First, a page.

The Immigration Reform American Workers Deserve By Jeffrey Detmer

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American workers’ votes are up for grabs. And the Democratic presidential candidates are working hard to snag them.

Democrats have wholeheartedly taken up the issue of income inequality and stagnant real wages of working class families.  Bernie Sanders has criticized our current trade policy and campaigned against trade deals that put American workers in direct competition with cheap foreign labor and send American jobs overseas.

What does it matter if we send American jobs overseas for foreign labor to fill or we bring foreign labor into the United States?  This is the disconnect of progressive economic labor policy.

In the relatively recent past, prominent liberals agreed that rapidly expanding the labor pool by bringing in millions of immigrants was not in the best interests of working Americans. Labor union leaders and civil rights luminaries, for a century right through President Bill Clinton, supported reducing the number of work permits for foreign laborers. They understood that such a move would spur wage growth and expand job opportunities for Americans.

A 1995 congressional commission, chaired by charismatic civil rights leader and Democratic Texas congresswoman Barbara Jordan, recommended limiting immigration to 550,000 individuals a year. President Clinton praised the recommendation as a “balanced immigration policy that . . . protect[s] the American work force.”

There is no good reason to continue giving out one million new lifetime work permits every year, supporting guest worker programs and having a permissive attitude towards illegal immigration when over 15 million native and immigrant Americans already here are currently unable to find full-time jobs.

Economists have concluded that high levels of immigration are partially responsible for wage stagnation. Harvard professor George Borjas, an immigrant himself, has shown that expanding the size of any working cohort — as defined by age or education — by 10 percent through immigration reduces the wages of all native-born folks in that group by 2.5 percent. The effect on native-born men is even greater — a decline in wages of 3.7 percent.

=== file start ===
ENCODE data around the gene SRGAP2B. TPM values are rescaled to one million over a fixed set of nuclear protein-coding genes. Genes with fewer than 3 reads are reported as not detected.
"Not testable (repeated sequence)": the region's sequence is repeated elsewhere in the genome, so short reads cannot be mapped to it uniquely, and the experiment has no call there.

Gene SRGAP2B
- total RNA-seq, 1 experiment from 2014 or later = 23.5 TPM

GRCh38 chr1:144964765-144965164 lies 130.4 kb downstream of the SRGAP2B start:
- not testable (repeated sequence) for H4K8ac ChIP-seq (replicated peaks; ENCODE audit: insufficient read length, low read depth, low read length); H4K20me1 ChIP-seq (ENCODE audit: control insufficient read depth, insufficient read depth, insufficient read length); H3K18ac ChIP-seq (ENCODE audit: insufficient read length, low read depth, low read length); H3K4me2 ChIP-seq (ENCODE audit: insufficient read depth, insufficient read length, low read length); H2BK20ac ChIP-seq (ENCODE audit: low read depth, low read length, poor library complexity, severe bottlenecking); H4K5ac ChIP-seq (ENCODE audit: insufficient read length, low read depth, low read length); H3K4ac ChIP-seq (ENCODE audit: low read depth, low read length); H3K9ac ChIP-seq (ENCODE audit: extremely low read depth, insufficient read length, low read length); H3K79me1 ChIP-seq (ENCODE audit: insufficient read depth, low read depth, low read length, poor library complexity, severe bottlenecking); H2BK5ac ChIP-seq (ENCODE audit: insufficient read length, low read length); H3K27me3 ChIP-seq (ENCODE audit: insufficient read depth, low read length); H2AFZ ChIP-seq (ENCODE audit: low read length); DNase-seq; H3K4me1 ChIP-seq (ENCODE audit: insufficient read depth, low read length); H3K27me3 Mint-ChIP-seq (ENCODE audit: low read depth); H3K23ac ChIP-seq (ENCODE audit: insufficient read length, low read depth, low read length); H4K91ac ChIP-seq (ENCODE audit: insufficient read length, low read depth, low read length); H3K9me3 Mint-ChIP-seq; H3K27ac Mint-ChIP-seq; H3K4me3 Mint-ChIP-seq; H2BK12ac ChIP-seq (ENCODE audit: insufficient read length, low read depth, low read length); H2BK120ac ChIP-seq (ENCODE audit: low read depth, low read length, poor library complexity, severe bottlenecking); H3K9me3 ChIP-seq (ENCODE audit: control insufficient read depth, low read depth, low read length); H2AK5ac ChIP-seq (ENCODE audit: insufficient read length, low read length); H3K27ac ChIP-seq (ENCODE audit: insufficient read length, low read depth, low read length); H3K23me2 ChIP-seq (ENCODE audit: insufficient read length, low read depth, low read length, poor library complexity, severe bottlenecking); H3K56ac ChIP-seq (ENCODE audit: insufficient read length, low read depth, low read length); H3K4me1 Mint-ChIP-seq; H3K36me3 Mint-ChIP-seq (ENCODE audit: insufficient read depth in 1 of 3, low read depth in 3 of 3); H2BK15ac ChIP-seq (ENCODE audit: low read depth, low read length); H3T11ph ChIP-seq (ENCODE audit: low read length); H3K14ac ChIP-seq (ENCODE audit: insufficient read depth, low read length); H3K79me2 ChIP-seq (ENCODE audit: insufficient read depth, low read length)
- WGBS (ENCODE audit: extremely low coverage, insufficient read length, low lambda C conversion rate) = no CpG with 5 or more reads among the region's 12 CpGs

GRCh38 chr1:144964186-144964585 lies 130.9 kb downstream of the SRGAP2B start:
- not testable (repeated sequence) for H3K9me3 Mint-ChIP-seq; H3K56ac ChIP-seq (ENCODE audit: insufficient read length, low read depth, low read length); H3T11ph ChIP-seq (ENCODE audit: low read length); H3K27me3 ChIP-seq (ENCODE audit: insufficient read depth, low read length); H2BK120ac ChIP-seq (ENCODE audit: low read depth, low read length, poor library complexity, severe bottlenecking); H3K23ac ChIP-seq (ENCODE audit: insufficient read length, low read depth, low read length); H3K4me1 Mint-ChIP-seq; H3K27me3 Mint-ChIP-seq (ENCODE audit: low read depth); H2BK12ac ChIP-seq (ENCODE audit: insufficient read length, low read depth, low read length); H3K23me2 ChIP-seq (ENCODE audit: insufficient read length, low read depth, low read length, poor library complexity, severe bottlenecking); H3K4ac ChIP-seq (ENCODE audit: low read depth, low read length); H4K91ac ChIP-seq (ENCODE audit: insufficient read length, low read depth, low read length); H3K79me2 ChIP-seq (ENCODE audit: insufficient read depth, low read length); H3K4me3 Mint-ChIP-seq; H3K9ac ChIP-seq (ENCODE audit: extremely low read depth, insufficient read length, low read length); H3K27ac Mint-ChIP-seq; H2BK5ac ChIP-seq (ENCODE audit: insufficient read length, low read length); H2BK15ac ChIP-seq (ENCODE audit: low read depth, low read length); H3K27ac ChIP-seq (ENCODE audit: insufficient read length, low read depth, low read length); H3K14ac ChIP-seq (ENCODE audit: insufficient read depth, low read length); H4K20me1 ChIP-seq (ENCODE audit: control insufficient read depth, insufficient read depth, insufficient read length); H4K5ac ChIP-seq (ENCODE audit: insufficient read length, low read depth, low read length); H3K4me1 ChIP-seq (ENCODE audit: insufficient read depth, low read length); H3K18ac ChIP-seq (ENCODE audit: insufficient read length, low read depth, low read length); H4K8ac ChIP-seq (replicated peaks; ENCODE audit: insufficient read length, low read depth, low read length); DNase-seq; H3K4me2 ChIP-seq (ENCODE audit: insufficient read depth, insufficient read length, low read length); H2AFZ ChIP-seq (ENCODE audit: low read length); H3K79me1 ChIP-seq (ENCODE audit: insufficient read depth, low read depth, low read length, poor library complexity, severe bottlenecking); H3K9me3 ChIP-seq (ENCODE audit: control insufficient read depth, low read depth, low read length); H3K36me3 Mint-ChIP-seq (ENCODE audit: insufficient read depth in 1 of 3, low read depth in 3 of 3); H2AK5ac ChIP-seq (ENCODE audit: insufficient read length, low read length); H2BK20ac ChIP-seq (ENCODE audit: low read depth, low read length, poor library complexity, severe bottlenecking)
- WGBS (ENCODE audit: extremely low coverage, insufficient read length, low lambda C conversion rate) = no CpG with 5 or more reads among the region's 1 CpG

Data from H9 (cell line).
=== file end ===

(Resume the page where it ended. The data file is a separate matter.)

For Americans without a high school degree, the wage losses are even more pronounced — about $1,200 for the years between 1990 and 2010.

Immigrants themselves are not at fault. The overwhelming majority of immigrants are industrious people who work hard. It is just that in America, hard work often is not rewarded.  The strongest work ethic in the world cannot defeat the law of supply and demand.

Our leaders have the power to stop this economic race to the bottom and boost wage growth. Scaling back the pace at which our nation admits new laborers from abroad would help disadvantaged immigrants who are already here. It would take job-market realities into account and give native and immigrant American workers the leverage to win back the wages and benefits they’ve lost over decades.

America has been and must continue to be a nation that does not discriminate on the basis of race, religion, or national origin, but there’s no need to bring in one million permanent immigrants every year, allow guest worker programs, on top of illegal immigration when current residents cannot find good-paying jobs.

If progressive candidates are serious about standing up for American workers, they must consider greatly reducing the number of foreign laborers who have access to the American labor market through trade policy and immigration policy.

Jeffrey Detmer is editor of the website The Findlay Democrat and founder of Democrats Against Amnesty.

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